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State Representation    


Table Tennis Victoria is the governing organisation for the sport of table tennis in Victoria. The body is affiliated with the national body (Table Tennis Australia), which in turn is affiliated with the international body (International Table Tennis Federation). 


The state body can trace its humble beginnings back to 1925; however, the body was not officially known as the Victorian Table Tennis Association until 1930.


Table tennis had been introduced to Australia prior to 1925 – historical records show that the sport was played before the 1900s, primarily under the control of the YMCA. Indeed, early records show that a Ping Pong Championships were held in Adelaide, South Australia in 1898 and “The Brisbane Courier” published an article on 6 June 1902 highlighting the holding of a local YMCA table tennis tournament held in Brisbane which attracted over 170 entries.


Whilst the game was played in many of the major cities in the early 1900s, it was a temporary craze that subsided after several years.


On 11 July 1925, “The Age” newspaper records the momentous inception of the Victorian state body in the following article:



The indoor game of ping pong, or table tennis, is coming into popular favour again, and some city firms and institutions have had tables erected, and are making the game a feature of their social programmes. At a meeting of delegates held at the Y.M.C.A. this week, it was decided to form a ping-pong association. Fourteen teams have entered. These have been divided into two grades and will compete in a pennant competition of home and away matches, to be played every Wednesday evening. Two more teams will be admitted to B grade should their applications be received immediately. The draw for the first round is as under:- A Grade: North British v. Harbour Trust, Commonwealth Bank v. Y.M.C.A., National Mutual v. Brighton Tennis, James Hardie and Co. v. Broken Hill Pty Ltd.  B Grade:- Broken Hill Pty. Ltd. v. St. Stephen’s, Y.M.C.A. v. Camberwell, Commonwealth Bank v. Trustees & Executors. On tables of first-named clubs.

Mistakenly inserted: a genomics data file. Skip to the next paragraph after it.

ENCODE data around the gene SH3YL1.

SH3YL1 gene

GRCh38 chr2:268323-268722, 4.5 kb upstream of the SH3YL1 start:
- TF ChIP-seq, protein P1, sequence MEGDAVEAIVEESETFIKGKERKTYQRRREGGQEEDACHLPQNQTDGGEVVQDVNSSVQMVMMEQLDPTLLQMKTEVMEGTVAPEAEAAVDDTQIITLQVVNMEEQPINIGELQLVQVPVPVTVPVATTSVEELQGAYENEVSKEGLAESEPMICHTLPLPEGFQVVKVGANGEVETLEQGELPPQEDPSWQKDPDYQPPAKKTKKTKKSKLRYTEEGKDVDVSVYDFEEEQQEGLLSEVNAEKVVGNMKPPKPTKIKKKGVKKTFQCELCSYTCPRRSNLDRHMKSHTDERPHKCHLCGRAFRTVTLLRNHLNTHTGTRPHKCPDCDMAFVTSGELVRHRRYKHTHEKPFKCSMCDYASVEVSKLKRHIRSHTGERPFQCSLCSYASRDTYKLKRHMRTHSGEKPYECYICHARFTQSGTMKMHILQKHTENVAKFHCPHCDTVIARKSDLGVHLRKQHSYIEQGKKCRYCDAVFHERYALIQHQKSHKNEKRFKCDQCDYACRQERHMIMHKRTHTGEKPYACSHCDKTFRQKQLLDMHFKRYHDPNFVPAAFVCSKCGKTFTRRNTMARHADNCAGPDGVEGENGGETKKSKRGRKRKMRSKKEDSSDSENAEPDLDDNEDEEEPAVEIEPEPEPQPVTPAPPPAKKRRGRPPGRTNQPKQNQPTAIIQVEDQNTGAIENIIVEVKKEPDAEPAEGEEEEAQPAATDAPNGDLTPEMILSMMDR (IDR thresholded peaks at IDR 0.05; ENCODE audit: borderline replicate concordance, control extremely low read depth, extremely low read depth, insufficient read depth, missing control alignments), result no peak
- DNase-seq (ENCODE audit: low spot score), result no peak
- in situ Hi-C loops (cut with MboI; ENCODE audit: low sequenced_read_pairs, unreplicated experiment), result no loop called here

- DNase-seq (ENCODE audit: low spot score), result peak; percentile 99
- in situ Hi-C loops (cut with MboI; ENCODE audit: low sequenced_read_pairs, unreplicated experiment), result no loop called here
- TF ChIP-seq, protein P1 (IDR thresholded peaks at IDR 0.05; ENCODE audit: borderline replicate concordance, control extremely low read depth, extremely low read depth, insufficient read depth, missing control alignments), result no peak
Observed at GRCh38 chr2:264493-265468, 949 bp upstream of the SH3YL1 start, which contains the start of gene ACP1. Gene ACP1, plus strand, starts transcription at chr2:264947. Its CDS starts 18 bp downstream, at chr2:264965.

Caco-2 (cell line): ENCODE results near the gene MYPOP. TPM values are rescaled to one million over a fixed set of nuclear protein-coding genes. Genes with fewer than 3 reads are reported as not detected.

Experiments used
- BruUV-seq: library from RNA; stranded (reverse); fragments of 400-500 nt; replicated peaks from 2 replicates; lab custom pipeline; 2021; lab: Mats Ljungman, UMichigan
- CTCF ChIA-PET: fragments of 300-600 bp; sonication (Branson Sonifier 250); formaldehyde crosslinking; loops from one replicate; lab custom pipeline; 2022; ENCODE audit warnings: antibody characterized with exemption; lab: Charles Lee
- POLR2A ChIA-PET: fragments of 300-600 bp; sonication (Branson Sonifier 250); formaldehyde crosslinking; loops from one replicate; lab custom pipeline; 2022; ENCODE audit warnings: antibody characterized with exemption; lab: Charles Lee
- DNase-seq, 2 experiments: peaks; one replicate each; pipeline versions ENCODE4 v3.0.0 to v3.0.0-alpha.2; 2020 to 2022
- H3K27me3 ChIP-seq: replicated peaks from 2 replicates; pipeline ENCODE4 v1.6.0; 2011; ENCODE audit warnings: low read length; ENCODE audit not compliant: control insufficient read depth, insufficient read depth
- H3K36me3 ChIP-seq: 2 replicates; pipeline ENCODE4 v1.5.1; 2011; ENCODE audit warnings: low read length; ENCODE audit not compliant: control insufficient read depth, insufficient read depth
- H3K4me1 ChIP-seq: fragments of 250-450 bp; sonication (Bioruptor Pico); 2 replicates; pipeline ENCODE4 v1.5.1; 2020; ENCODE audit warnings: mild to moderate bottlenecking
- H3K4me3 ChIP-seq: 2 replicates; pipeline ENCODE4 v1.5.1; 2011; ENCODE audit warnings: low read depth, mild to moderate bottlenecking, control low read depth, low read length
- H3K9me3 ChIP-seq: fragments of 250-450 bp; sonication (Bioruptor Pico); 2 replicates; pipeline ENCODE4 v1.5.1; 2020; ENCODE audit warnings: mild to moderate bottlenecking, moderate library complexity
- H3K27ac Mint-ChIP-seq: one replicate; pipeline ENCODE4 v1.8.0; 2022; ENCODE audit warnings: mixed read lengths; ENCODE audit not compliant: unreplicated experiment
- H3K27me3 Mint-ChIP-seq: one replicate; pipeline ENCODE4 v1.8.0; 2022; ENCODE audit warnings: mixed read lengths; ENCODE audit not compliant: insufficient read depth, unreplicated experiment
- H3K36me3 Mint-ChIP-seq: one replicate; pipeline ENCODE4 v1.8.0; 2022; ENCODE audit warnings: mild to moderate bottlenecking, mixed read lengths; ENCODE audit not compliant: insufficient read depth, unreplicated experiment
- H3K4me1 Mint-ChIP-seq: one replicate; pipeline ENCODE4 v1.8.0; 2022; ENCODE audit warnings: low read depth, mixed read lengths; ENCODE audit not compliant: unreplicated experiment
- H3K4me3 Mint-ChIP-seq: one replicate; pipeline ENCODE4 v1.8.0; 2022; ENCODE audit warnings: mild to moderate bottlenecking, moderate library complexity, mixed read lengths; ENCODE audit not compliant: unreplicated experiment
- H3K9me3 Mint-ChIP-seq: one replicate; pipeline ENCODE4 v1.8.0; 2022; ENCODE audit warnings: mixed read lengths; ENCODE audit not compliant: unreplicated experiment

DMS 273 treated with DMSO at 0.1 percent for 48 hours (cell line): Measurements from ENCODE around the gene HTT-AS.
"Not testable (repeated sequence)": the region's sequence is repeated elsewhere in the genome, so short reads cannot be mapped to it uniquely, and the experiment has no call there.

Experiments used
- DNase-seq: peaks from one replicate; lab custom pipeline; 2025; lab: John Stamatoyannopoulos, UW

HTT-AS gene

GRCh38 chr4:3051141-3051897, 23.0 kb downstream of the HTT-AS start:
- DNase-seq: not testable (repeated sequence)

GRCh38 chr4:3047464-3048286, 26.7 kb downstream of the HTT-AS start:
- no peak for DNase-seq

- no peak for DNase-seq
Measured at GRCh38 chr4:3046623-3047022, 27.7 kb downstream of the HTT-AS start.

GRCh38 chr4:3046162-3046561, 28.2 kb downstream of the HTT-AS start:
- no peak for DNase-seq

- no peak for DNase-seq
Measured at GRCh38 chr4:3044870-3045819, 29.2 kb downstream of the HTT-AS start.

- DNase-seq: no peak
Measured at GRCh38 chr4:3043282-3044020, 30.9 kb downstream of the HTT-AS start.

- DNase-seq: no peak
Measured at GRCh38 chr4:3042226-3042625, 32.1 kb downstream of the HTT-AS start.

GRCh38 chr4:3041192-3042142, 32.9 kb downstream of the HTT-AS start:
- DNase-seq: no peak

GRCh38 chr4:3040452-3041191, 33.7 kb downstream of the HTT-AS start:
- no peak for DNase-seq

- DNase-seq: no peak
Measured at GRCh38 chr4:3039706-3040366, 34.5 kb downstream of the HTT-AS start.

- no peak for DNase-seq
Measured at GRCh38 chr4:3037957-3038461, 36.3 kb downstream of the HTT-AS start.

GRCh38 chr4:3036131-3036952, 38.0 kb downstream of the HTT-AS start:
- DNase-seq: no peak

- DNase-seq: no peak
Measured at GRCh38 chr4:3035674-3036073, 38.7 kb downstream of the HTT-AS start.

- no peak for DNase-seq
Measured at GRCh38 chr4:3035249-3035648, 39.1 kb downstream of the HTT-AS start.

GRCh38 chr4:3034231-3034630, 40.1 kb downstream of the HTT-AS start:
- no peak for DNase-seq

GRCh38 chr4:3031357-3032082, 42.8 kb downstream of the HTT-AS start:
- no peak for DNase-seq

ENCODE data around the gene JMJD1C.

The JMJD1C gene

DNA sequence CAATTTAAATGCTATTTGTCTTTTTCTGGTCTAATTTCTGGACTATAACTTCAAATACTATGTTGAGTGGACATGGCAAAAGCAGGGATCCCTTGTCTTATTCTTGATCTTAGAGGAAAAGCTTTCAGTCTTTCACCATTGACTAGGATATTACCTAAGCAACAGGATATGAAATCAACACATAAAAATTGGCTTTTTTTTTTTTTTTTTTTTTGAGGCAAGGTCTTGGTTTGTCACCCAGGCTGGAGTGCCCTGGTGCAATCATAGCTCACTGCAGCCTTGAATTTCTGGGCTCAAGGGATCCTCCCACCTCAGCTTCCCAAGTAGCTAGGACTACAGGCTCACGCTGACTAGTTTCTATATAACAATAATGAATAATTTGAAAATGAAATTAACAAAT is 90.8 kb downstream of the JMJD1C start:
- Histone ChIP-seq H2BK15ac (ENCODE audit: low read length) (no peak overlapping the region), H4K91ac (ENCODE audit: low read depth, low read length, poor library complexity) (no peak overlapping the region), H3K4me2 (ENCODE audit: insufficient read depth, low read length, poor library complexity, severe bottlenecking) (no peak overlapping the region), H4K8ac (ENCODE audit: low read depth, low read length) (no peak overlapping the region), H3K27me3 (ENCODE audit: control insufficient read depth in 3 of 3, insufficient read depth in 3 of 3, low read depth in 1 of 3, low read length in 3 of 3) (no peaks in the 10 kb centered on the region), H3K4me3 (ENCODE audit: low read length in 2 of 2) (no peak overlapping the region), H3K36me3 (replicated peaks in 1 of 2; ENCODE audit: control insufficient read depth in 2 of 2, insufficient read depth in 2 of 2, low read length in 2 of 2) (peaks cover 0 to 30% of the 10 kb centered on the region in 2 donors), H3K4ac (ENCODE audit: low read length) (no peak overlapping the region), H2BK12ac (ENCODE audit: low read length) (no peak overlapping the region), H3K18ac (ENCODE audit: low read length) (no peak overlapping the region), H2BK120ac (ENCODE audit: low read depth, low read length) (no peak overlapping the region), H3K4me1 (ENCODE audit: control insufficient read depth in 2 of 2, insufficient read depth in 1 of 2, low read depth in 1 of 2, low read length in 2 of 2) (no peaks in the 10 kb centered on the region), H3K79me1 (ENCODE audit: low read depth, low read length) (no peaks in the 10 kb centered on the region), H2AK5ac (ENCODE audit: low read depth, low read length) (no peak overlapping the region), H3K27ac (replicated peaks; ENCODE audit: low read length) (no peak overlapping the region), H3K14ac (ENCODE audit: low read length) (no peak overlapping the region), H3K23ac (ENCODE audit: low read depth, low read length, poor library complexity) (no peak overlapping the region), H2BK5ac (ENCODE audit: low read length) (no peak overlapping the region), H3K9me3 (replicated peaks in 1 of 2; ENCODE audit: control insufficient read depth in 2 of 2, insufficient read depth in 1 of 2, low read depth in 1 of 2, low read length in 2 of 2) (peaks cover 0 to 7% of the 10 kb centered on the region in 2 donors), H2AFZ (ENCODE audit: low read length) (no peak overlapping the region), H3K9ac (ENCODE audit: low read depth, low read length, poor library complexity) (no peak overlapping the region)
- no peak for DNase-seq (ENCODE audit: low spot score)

By 1928, the state body ran under the banner of the Melbourne Table Tennis Association which is evidenced by an article published by “The Argus” newspaper on 14 October 1927:



The Melbourne Table Association will hold its third annual championships at the Y.M.C.A., Prince’s Bridge, commencing October 21.

Whilst there are no reliable historical records describing the governance structure of the new body, several newspaper articles record Mr A. W. Champion as the first honorary secretary.


By 1930, the body had adopted the name of the Victorian Table Tennis Association and “The Age” newspaper on 15 October 1930 carried this advertisement for the Victorian Open:



Commencing on Tuesday, 28th inst., the Victorian Table Tennis Association will inaugurate its fifth annual open tournament. The contests will take place at the Y.M.C.A., Prince’s Bridge, and play will commence at 7 p.m. The tournament will be confined to four evenings, viz., 28th, 29th and 31st October and 3 November.  Entries will be received up to 6 p.m. on 21st inst.


The body published its first annual report in 1930, which described the election of Mr A Williams to the office of President as “a move in the right direction”. The services provided by Mr Williams to the state association were described as invaluable – and it is fitting to note that the first President of V.T.T.A. went onto become the longest-serving President spanning the period 1930 to 1947 (activities being suspended between 1942 – 1945 due to World War 2) and was inducted as a Life Member in 1949.